If episiotomy is done to you, you will be positioned properly on the delivery table. You will not be given a general anesthesia but you will be injected with local anesthetic in the perineal skin to numb the tissues and muscles around where the incision will be made. During the second stage of labor, when your cervix is fully dilated and you are about to deliver the fetus, the doctor will make an incision using special scissors or a scalpel and deliver the baby.

After care

Any stitches done to repair the episiotomy will eventually be absorbed. You will experience incisional pain that may be relieved by using ice packs. This will help in reducing the swelling and pain. Once you leave the hospital, you will be advised to do warm sitz bath. A sitz bath is a warm, shallow bath that helps cleanse the perineum. It helps relieve some soreness and speeds up the healing process of the incision. Medicated creams or local anesthetics may be prescribed by your doctor which are applied on the perineum may also help in decreasing the pain.

Make sure to always keep the incision clean and dry by cleansing it using the right method, especially after urinating and bowel movements. If you are having a hard time during bowel movements, it is advisable to use stool softeners. You should not douche, use tampons, or have sexual intercourse until the wound is healed and until you are instructed by your doctor. Strenuous activities and heavy lifting should be avoided and also stress. You may resume your normal diet unless otherwise contraindicated by your doctor.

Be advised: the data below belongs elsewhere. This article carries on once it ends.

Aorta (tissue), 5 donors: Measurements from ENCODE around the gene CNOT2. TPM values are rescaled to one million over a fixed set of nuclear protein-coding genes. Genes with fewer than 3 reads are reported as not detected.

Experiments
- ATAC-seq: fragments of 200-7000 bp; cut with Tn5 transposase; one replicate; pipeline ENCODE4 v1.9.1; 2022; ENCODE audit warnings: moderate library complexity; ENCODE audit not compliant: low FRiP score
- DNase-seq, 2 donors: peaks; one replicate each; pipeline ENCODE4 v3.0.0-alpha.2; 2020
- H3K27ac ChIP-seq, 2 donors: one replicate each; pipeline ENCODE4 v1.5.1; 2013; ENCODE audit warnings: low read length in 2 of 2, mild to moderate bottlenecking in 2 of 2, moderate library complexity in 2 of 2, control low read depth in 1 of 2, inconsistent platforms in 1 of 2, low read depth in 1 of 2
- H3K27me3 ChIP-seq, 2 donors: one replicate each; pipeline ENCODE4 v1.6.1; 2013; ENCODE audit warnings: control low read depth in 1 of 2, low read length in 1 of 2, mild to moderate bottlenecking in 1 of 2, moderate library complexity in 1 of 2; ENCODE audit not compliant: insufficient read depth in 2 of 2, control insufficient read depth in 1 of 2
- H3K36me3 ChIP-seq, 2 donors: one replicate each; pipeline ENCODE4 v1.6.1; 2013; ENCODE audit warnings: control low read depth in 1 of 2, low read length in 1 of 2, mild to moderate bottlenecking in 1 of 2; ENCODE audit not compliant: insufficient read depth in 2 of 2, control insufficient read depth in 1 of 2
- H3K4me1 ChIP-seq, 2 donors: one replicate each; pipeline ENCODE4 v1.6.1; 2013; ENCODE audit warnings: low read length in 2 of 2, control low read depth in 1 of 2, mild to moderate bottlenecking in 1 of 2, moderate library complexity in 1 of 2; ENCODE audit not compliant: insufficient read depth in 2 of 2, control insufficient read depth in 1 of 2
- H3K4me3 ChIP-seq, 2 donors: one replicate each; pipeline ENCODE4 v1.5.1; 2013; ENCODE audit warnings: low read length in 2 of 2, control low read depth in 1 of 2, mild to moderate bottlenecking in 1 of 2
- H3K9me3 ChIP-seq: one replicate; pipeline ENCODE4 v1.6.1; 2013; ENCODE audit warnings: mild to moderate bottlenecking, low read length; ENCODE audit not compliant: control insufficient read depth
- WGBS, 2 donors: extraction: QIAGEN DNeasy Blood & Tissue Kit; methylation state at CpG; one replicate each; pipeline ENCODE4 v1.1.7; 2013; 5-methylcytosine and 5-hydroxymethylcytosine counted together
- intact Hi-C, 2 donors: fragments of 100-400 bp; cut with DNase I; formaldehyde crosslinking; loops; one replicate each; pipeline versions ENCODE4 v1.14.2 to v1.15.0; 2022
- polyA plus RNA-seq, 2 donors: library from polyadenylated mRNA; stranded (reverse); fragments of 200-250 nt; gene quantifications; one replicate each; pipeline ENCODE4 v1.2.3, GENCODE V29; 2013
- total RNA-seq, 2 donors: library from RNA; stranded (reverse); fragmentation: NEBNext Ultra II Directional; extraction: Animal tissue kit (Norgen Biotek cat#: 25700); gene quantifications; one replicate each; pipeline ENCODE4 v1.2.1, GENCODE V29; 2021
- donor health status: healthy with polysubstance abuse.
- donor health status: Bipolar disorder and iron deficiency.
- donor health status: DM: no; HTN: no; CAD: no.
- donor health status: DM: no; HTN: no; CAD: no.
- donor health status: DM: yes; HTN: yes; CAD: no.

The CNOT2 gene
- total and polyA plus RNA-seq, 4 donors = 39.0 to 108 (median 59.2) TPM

Make sure to come back for further treatment and care and to also notify your doctor when you experience any of the following:

• Bleeding from the episiotomy site
• Foul-smelling drainage from the vagina
• Fever and chills
• Server perineal pain

How to reduce risk for episiotomy

To reduce the chances that you might need an episiotomy during delivery, you may need to:
• Talk with your healthcare practitioner and express your desire of not wanting to have an episiotomy and your reasons for it. • If you have a birth plan, don’t forget to include it in there. • Do Kegel’s exercises throughout your pregnancy. • Do perineal massage for 6-8 weeks prior your due date. • Place a warm compress on your perineum during labor to relax and soften the muscle and skin in the area, giving it a better stretch. • Stand or squat while pushing the baby out.
• Push only for 5 to 7 seconds at the peak of the contraction and bear down gently instead of holding your breath and pushing hard for 10 seconds. • Some practitioners apply counter pressure in the perineum as the baby’s head emerges to assist you from pushing out too quickly and causing unnecessary teari.

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Astley Golosinda

My background is in the field of medicine and I have a Bachelors Degree in Nursing. My thesis in Nursing was also published on Journal of Gerontology

For the past 4 years, I continued my studies and dedicated my time to acquiring a Doctorate of Medicine. I was a working student all throughout my post-doctorate degree. I have clinical experience in the hospital both as a nurse and now as a medical student.